Importantly, the researchers edited 21 iPSC lines using CRISPR/Cas 9. They corrected cells with these mutations: MAPT IVS10+16, P301L, S305I, R406W, and V337M. Conversely, they inserted into control iPSCs these mutations: R5H, P301L, G389R, S305I, or S305S.
The authors also created a stem cell line carrying MAPT P301S, a mutation commonly overexpressed in tauopathy mouse models but not present in the available donors, by editing the P301L line. “Isogenic lines are so powerful, particularly in these diseases which are so variable in their onset and progression, even within the same family,” said Karch. Günter Höglinger and Tabea Strauss at the German Center for Neurodegenerative Disease (DZNE) in Munich agreed. “Having a pool of cell lines with different disease-linked mutations and risk variants from several individuals and their isogenic control cells is an excellent resource for the research community to enlighten disease mechanisms,” they wrote (full comment below).
Several of the reported lines have already starred in recent studies of tauopathy mechanisms and candidate therapies (e.g., Sep 2019 conference news; Nakamura et al., 2019; Hernandez et al., 2019; Silva et al., 2019).
Karch and colleagues have partially differentiated some of the iPSCs and stored them as neural progenitor cells (NPCs), so that researchers can relatively easily thaw, expand, and differentiate them into neurons. These NPCs have proved useful for large-scale functional-genomics studies, proteomics, and genetic modifier screens (e.g., Cheng et al., 2017; Boselli et al., 2017; Tian et al., 2019).
In addition, the authors inserted a neurogenin-2 transgene into two healthy controls and two MAPT mutant stem cells, P301L and R406W. Neurogenin-2 enables low-cost, large-scale differentiation of stem cells into homogenous excitatory neurons. These transgenic cells are particularly useful for high-throughput drug screens (Wang et al., 2017; Sohn et al., 2019).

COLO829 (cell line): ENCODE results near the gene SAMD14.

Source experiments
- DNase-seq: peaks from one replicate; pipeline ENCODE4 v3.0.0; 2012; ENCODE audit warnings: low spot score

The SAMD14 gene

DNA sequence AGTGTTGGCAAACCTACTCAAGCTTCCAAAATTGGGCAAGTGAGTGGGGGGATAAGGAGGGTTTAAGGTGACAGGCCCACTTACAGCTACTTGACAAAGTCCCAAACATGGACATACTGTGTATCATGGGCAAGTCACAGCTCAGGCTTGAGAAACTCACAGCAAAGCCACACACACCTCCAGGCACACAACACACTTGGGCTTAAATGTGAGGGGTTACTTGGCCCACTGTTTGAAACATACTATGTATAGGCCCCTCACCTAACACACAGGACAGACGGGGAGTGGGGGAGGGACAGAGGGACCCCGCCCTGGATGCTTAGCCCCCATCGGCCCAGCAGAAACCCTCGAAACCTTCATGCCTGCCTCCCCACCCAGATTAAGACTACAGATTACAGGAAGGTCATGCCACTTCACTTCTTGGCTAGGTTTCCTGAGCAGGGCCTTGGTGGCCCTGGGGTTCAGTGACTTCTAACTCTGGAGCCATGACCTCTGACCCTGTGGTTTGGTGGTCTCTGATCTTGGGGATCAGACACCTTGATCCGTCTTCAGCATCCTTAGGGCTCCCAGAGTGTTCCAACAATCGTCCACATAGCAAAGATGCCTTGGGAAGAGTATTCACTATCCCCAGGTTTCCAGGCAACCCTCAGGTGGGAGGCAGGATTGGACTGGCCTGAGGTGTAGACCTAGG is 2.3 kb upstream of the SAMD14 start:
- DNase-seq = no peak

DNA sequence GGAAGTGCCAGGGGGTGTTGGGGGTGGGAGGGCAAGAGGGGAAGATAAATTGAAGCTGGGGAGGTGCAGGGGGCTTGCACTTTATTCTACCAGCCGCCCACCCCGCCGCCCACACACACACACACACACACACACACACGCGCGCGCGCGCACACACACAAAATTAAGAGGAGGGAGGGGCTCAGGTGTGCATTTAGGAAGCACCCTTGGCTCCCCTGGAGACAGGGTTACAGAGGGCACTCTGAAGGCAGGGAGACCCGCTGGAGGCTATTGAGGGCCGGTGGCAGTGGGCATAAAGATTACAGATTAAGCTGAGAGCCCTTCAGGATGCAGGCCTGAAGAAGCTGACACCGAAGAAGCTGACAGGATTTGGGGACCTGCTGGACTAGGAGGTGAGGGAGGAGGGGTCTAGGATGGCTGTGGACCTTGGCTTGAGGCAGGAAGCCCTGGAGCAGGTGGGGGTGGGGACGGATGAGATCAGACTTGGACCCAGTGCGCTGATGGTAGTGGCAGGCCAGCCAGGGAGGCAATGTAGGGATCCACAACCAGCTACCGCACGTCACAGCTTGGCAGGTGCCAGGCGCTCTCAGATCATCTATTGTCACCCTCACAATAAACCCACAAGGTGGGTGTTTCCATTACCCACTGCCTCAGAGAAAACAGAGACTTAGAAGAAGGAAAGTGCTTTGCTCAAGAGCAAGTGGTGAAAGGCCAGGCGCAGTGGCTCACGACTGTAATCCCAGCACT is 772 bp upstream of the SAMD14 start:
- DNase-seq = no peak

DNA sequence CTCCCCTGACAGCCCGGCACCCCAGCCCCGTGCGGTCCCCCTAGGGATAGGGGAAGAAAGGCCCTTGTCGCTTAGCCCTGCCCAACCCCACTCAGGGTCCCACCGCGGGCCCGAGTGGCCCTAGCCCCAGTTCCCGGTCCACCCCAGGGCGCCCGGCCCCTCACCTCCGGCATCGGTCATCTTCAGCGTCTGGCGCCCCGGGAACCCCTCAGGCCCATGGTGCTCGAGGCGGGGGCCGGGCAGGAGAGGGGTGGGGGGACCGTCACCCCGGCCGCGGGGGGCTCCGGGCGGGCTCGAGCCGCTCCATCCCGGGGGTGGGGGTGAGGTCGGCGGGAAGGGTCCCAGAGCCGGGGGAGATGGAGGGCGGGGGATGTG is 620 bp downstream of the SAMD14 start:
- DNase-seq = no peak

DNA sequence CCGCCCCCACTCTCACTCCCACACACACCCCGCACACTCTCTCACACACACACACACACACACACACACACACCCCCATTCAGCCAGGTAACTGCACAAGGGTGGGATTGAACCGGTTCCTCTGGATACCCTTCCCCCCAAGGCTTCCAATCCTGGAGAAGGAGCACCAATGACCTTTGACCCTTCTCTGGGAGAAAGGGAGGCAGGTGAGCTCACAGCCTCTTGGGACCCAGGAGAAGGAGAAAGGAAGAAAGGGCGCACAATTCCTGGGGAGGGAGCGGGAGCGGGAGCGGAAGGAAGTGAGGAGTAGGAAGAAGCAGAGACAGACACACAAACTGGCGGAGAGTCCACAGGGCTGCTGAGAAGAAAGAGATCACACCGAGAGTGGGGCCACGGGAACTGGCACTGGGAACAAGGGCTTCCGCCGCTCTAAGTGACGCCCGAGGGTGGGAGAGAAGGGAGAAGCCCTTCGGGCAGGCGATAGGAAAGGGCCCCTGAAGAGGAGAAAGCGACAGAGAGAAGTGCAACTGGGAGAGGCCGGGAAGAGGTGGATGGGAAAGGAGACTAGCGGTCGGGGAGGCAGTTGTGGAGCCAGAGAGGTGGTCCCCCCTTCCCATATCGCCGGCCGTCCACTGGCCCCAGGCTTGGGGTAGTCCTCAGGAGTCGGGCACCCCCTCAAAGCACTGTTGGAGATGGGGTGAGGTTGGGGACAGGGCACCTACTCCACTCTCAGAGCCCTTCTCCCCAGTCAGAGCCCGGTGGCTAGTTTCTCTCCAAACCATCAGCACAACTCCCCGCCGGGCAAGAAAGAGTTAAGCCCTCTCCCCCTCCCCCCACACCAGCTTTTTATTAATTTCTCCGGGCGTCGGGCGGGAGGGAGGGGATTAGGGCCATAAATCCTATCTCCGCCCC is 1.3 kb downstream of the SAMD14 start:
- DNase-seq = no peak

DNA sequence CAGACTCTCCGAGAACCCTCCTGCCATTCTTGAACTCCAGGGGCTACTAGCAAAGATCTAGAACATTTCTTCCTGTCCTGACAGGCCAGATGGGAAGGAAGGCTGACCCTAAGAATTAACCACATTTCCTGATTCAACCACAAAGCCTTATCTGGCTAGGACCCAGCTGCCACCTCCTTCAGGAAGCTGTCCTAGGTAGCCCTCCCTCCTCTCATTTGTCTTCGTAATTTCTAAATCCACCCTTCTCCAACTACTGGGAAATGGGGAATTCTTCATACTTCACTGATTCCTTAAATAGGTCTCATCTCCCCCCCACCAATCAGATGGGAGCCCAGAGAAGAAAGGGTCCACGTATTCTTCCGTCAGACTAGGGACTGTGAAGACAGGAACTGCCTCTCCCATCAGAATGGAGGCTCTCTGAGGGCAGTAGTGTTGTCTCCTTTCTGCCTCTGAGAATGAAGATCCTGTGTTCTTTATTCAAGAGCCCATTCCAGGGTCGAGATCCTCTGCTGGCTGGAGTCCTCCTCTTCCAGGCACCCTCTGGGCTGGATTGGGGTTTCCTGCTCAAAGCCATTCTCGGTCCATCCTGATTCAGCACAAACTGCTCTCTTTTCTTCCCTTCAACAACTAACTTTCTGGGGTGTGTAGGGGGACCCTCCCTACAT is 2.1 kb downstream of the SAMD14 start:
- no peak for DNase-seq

Researchers can request all the reported cells online at http://neuralsci.org/tau. They must provide a summary of experimental plans, an institutional material transfer agreement, and a nominal fee to cover maintenance and distribution costs. Karch said the process resembles that of the Coriell Institute and the NINDS repository. “Our goal is to share with as few hurdles as possible,” she said.
While the authors are still reprogramming fibroblasts they have already collected, they also plan to add more causative mutations, generate more isogenic lines, and obtain more cells from members of the same families to help shed light on phenotypic variability. In addition, Karch said, she hopes repository users will resubmit lines with new modifications they generate.
Jeffrey Rothstein, Johns Hopkins University, Baltimore, welcomed the new resource. “I think it is great they have assembled this collection,” he said. Rothstein founded and co-directs the Answer ALS research project, which has amassed 600 iPSC lines from controls and patients with amyotrophic lateral sclerosis (ALS).
Rothstein suggested the tauopathy collection may want to prioritize adding cells from donors with the most common form of disease, that is, sporadic. His group aims to generate 1,000 iPSC lines, with a large fraction representing sporadic disease—also the most common form of ALS—to identify the most prevalent disease subtypes. One strategy that has helped his group build their collection, he said, is using peripheral blood mononuclear cells instead of fibroblasts to create iPSCs. More donors are willing to donate blood than have a piece of skin punched out. In addition, iPSCs derived from blood cells are genetically more stable, he noted.
Rothstein emphasized the importance of assembling a large collection of healthy controls. Although isogenic controls are of great value, he cautioned they can be subject to artifacts. One problem is that the cell population can change due to selective pressures during CRISPR editing (Budde et al., 2017). To address this, Karch and colleagues are collecting not only modified iPSC clones, but also control clones that have gone through the editing pipeline but remain unmodified.
Stem-cell users studying tauopathies face another challenge: iPSC-derived neurons express primarily the fetal isoform of tau, 3R0N. However, citing a study that shows three-dimensional neuronal cultures switch to the adult profile relatively quickly (Miguel et al., 2019), Höglinger and Strauss wrote, “[It] allows us to be optimistic that current challenges of this model system can be overcome in the future.”—Marina Chicurel
- MAPT P301L
- MAPT S305I
- MAPT IVS10+16 C>T
- MAPT V337M (Seattle)
- MAPT R406W
- MAPT A152T
- MAPT R5H
- MAPT S305S
- MAPT P301S
Mutation Position Table Citations